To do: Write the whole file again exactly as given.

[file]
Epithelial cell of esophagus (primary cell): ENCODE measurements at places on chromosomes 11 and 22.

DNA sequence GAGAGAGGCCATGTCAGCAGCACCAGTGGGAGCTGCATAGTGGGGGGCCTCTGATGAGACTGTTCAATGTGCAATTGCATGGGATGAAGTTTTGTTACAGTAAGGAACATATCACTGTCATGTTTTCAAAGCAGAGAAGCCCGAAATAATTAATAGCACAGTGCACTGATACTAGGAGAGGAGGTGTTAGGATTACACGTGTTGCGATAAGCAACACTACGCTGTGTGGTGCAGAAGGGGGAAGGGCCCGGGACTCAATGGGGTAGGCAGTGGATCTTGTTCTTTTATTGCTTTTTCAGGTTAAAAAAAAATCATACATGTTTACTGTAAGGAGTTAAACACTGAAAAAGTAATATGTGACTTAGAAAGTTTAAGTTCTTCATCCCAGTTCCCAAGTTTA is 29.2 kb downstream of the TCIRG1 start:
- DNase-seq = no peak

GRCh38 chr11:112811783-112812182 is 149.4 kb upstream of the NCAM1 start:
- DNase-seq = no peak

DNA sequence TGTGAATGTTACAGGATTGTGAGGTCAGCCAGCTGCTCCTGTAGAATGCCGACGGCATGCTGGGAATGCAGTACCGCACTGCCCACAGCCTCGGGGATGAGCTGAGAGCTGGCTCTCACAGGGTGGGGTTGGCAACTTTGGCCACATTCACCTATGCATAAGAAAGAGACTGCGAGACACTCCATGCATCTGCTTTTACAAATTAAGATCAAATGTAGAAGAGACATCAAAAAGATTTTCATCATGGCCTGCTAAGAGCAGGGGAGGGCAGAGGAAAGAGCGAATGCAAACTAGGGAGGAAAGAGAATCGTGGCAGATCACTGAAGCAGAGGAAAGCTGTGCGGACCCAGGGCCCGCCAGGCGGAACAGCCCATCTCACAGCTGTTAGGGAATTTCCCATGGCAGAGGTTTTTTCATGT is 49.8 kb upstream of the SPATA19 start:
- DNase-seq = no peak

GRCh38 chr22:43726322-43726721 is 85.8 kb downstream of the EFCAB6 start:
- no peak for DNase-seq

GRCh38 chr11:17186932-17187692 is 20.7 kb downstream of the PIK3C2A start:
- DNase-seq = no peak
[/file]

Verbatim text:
Epithelial cell of esophagus (primary cell): ENCODE measurements at places on chromosomes 11 and 22.

DNA sequence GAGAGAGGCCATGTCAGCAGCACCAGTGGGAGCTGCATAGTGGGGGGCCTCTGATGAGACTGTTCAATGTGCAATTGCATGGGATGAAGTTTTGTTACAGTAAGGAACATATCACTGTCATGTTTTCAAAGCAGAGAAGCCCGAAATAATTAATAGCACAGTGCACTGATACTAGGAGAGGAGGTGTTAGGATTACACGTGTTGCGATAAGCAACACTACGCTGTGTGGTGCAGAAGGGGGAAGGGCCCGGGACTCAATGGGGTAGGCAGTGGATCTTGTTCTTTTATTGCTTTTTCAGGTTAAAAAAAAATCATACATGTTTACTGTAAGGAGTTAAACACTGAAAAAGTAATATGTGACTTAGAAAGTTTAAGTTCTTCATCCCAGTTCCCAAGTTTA is 29.2 kb downstream of the TCIRG1 start:
- DNase-seq = no peak

GRCh38 chr11:112811783-112812182 is 149.4 kb upstream of the NCAM1 start:
- DNase-seq = no peak

DNA sequence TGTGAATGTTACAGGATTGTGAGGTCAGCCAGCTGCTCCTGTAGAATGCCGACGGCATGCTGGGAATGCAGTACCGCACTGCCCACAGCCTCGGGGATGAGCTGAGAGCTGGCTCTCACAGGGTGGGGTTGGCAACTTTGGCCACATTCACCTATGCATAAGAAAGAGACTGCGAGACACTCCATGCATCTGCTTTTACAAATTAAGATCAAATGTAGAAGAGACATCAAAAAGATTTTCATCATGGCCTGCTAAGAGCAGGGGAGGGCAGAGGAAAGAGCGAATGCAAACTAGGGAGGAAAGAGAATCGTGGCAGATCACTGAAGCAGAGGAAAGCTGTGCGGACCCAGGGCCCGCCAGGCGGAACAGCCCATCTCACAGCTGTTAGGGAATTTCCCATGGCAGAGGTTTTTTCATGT is 49.8 kb upstream of the SPATA19 start:
- DNase-seq = no peak

GRCh38 chr22:43726322-43726721 is 85.8 kb downstream of the EFCAB6 start:
- no peak for DNase-seq

GRCh38 chr11:17186932-17187692 is 20.7 kb downstream of the PIK3C2A start:
- DNase-seq = no peak